For Profit Prisons, a Field of Nightmares
“If you build it, they will come,” said Caroline Isaacs, AFSC Arizona Program Director, quoting a famous line from the 1989 movie “Field of Dreams,” which was filmed in Iowa. But Caroline wasn’t talking about baseball, she was talking about the growth of private prisons in her home state of Arizona.
“It’s just not right to get paid for depriving human beings from their liberty,” Caroline explained to groups in Cedar Falls, Marshalltown, Des Moines, and Ames during a recent speaker tour titled “Who Profits from Immigrant Detention and Mass Incarceration?” Yet private companies own more than 130 prisons, including immigrant detention centers.
The government doesn’t save money by privatizing prisons, she explained, drawing on her 15 years of experience advocating for incarcerated individuals and their families, just and effective statewide criminal justice policy, and organizing against the proliferation of private prisons and immigrant detention centers. To the contrary, her research indicates private prisons can be more costly to taxpayers, since the owners have to earn money for shareholders on top of operating expenses and what the government still needs to spend for contract administration. Problems associated with prisons-for-profit include underpaid and undertrained staff, high staff turnover rates, violence, abuse, sexual assault, deficiencies of medical and mental health care, riots, escapes, and death, Caroline said.
For more than a year, AFSC has focused on the private prison industry as an example of “governing under the influence,” i.e. abuses to the public interest committed by major corporations with insider access to government officials. In particular, AFSC has drawn attention to the federal budget provisions which mandates detention of 34,000 immigrants every day, with almost 60% of them held in private prisons owned by companies that spend millions of dollars a year on lobbying and campaign contributions. In Iowa, we are encouraging folks to introduce a caucus resolution calling for the elimination of the detention quota. Read more about the quota in our fact sheet.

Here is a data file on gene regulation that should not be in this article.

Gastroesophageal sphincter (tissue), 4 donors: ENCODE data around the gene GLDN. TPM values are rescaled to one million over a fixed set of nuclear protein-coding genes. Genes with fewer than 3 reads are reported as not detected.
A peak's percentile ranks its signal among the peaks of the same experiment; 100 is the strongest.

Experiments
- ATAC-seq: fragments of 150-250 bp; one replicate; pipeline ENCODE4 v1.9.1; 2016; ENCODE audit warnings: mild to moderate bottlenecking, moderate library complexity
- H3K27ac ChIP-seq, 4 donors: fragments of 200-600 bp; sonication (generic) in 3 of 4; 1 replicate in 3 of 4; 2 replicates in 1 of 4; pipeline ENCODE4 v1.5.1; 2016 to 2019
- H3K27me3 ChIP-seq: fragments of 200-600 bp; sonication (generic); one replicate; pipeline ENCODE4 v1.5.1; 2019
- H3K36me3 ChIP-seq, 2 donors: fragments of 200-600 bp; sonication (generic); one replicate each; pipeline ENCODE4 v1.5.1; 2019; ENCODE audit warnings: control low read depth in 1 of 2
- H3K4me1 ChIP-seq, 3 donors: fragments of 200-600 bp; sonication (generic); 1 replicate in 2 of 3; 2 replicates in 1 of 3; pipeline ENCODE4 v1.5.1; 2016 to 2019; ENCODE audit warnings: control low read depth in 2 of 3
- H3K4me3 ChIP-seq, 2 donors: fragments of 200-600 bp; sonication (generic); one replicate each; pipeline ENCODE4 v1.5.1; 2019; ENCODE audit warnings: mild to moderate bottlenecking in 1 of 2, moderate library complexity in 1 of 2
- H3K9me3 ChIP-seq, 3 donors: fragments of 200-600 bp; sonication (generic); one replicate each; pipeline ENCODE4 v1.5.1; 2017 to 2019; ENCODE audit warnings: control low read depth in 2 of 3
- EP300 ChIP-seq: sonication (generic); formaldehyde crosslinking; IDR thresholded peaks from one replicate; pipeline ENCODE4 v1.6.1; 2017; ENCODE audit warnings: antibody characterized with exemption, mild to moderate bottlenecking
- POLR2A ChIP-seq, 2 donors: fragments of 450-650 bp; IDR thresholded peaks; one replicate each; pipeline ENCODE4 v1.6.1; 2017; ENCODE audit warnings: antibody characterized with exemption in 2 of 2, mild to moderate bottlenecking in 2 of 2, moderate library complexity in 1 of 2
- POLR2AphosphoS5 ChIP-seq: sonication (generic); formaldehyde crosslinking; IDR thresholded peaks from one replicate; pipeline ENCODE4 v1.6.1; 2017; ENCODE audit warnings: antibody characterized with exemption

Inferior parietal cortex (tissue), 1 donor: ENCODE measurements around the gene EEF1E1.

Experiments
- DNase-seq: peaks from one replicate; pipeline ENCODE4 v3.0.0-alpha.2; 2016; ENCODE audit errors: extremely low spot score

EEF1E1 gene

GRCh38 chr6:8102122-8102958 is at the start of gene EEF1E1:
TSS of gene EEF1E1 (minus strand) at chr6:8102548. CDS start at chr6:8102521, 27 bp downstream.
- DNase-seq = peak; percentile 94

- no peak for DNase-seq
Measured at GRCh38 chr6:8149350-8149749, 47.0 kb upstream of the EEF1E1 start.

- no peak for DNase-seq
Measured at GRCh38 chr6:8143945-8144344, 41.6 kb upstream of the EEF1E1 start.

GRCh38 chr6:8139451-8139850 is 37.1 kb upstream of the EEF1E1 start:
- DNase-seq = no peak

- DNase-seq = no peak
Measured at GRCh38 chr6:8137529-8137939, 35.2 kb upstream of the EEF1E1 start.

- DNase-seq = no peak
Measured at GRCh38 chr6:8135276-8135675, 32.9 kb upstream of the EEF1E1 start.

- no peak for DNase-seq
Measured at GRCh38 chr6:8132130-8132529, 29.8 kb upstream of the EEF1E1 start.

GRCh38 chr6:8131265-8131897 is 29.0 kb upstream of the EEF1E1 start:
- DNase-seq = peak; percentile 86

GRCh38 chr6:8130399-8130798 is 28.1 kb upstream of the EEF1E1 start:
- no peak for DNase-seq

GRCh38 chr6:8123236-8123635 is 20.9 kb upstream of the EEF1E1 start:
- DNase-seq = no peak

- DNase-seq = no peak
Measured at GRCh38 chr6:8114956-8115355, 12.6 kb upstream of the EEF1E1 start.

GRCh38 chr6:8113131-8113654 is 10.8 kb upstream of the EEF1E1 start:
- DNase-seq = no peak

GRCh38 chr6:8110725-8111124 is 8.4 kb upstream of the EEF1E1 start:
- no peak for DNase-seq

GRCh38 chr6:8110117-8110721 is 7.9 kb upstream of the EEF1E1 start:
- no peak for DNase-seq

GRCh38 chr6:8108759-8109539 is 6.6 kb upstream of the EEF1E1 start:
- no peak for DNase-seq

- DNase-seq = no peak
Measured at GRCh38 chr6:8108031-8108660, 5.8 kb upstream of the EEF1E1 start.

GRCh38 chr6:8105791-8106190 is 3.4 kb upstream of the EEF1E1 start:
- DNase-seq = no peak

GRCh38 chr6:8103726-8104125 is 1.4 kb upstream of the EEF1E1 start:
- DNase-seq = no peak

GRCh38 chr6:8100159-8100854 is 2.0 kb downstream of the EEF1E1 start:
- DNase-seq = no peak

Although Iowa does not have private prisons, mass incarceration affects everybody. The U.S. is the world’s leading jailer with over 7 million people in the U.S. justice system (including probation and parole) and 2.3 million people in correctional facilities. The private prison industry, which has lobbied for bills including three-strikes policies, mandatory minimums, and truth-in sentencing, is at the forefront of driving mass incarceration.
According to Detention Watch, 9 of out the 10 biggest ICE immigrant detention centers owned privately. The quota for FY 2014 allocated $1,840,000,000 and added up to 400,000 people in federal detention. Corrections Corporation of America, the biggest private prison corporation, spent over $10 million lobbying from 2008 to 2014.
“Federal spending on immigration enforcement now surpasses all other federal law enforcement activities combined, including the FBI, Drug Enforcement Administration, Secret Service, US Marshals, and the Bureau of Alcohol Tobacco and Firearms,” Isaacs said.
“And recidivism is good for business,” she continued, expressing how the mission of corrections should be to “correct.” But private prisons have experienced recidivism rates from 40-60%.
“How can you expect to see any other business survive with a 40-60% failure rate?”
(Caroline Isaacs with GUI volunteer and staff holding banners outside a Hillary Clinton event, talking with attendees about corporate money driving policy in Urbandale, IA on Dec. 9)
To learn more about other political contributions and connections between private prisons and government, read our new GUI white paper The Role of For-Profit Prison Corporations Shaping U.S. Immigrant Detention & Deportation Policies. Read Isaac’s latest report titled The Treatment Industrial Complex: How For-Profit Prison Corporations are Undermining Efforts to Treat and Rehabilitate Prisoners for Corporate Gain.
Visit our newsroom to see Caroline Isaacs' media appearances in the Waterloo-Cedar Falls Courier, Quad Cities Times, Marshalltown’s Times-Republican, and KHOI Ames community radio station.